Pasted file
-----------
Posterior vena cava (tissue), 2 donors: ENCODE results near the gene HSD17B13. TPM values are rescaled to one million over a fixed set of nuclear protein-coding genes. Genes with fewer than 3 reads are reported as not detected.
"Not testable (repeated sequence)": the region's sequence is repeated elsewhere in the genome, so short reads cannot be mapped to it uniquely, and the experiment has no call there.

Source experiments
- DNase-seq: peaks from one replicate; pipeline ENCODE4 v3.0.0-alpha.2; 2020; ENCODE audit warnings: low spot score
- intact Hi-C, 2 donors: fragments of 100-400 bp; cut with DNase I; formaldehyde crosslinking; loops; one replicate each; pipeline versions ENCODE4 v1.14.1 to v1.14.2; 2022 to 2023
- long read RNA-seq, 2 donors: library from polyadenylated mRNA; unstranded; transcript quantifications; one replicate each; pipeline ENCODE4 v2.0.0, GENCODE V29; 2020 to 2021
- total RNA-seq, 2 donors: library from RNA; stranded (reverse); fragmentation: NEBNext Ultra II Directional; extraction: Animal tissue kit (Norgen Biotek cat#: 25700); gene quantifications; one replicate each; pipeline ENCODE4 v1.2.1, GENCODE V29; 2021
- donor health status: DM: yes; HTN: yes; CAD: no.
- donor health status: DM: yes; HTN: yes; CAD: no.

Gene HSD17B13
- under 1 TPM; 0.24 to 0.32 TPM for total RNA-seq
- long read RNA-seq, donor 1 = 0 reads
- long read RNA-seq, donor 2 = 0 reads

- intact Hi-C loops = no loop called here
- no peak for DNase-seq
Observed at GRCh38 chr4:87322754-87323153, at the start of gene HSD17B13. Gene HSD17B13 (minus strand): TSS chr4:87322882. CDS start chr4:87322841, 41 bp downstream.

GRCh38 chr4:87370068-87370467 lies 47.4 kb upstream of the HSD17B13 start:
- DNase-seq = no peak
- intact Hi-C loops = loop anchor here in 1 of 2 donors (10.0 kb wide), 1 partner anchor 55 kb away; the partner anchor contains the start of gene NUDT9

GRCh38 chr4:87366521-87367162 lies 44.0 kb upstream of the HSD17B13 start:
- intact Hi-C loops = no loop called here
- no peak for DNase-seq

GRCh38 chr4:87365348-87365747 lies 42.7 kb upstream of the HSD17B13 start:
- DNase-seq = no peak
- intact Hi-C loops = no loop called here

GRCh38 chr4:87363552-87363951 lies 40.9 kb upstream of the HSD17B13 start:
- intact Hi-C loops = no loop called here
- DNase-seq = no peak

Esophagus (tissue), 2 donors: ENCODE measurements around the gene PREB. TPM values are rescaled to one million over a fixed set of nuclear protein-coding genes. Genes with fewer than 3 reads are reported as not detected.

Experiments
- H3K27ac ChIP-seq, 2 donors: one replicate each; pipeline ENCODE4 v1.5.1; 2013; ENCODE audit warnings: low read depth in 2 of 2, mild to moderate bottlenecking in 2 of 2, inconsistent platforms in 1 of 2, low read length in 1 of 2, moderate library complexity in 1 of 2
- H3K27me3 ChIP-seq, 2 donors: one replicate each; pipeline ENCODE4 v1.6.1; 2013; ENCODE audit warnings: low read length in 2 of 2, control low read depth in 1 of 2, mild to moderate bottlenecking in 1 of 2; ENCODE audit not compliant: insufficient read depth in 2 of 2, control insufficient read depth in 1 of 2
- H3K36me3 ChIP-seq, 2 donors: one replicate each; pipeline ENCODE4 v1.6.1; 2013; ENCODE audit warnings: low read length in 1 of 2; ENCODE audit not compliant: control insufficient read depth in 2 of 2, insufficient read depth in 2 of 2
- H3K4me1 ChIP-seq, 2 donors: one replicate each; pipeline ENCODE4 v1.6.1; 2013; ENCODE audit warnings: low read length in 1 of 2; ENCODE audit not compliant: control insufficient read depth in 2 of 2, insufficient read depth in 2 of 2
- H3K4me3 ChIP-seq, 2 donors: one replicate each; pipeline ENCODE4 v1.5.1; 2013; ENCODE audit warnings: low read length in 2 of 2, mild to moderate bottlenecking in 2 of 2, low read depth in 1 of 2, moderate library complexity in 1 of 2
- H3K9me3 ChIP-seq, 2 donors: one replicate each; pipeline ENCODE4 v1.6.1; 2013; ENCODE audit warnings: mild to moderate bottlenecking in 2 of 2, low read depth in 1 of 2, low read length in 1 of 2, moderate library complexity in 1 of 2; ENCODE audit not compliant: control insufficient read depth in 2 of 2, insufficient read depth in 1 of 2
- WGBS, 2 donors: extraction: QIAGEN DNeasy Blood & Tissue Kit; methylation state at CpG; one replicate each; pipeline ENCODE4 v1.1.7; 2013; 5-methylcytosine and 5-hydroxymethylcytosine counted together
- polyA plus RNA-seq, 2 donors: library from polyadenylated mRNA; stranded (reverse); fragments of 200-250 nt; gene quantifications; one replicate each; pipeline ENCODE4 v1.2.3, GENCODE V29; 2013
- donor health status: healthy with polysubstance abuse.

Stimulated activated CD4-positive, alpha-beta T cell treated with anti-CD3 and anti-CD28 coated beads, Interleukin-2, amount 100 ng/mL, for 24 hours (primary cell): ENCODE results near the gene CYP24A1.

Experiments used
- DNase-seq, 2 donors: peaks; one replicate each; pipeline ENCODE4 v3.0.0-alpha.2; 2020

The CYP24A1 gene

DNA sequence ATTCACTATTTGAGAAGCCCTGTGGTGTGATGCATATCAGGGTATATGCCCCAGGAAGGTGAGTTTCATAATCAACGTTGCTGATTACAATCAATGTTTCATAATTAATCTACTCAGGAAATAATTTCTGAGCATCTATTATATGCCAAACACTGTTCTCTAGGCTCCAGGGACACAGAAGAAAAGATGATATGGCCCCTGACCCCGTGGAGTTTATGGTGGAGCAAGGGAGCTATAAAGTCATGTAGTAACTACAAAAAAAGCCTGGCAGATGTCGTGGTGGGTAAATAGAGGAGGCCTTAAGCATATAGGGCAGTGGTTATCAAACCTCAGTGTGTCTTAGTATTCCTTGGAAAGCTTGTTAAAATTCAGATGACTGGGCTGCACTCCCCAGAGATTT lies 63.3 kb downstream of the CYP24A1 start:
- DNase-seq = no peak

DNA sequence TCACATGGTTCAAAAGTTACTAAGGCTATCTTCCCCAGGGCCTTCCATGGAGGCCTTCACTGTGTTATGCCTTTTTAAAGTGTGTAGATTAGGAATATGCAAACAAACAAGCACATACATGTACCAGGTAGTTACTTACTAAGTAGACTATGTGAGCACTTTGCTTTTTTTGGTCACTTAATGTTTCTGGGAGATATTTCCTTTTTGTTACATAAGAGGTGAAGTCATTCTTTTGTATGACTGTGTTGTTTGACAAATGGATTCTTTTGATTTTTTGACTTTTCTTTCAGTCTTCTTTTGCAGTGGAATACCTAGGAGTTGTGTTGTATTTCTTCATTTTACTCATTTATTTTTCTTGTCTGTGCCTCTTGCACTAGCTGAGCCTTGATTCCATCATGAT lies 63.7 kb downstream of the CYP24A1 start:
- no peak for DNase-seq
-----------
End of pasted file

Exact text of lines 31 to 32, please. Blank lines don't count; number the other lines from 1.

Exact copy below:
- H3K27ac ChIP-seq, 2 donors: one replicate each; pipeline ENCODE4 v1.5.1; 2013; ENCODE audit warnings: low read depth in 2 of 2, mild to moderate bottlenecking in 2 of 2, inconsistent platforms in 1 of 2, low read length in 1 of 2, moderate library complexity in 1 of 2
- H3K27me3 ChIP-seq, 2 donors: one replicate each; pipeline ENCODE4 v1.6.1; 2013; ENCODE audit warnings: low read length in 2 of 2, control low read depth in 1 of 2, mild to moderate bottlenecking in 1 of 2; ENCODE audit not compliant: insufficient read depth in 2 of 2, control insufficient read depth in 1 of 2